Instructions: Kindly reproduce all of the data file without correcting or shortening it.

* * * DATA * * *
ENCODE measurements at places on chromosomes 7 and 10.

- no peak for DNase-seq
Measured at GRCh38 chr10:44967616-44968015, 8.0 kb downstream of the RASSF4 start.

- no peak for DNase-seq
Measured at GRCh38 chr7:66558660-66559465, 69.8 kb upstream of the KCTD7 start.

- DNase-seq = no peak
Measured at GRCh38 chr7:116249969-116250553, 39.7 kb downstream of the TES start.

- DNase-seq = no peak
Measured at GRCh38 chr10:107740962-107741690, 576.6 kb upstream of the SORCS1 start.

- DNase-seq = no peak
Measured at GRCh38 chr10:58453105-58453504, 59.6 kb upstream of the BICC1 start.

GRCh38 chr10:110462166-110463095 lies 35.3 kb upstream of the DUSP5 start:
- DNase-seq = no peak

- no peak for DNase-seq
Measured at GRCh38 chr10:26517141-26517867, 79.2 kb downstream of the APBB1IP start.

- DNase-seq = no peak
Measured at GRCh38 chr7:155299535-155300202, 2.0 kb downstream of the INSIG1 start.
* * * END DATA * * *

ENCODE measurements at places on chromosomes 7 and 10.

- no peak for DNase-seq
Measured at GRCh38 chr10:44967616-44968015, 8.0 kb downstream of the RASSF4 start.

- no peak for DNase-seq
Measured at GRCh38 chr7:66558660-66559465, 69.8 kb upstream of the KCTD7 start.

- DNase-seq = no peak
Measured at GRCh38 chr7:116249969-116250553, 39.7 kb downstream of the TES start.

- DNase-seq = no peak
Measured at GRCh38 chr10:107740962-107741690, 576.6 kb upstream of the SORCS1 start.

- DNase-seq = no peak
Measured at GRCh38 chr10:58453105-58453504, 59.6 kb upstream of the BICC1 start.

GRCh38 chr10:110462166-110463095 lies 35.3 kb upstream of the DUSP5 start:
- DNase-seq = no peak

- no peak for DNase-seq
Measured at GRCh38 chr10:26517141-26517867, 79.2 kb downstream of the APBB1IP start.

- DNase-seq = no peak
Measured at GRCh38 chr7:155299535-155300202, 2.0 kb downstream of the INSIG1 start.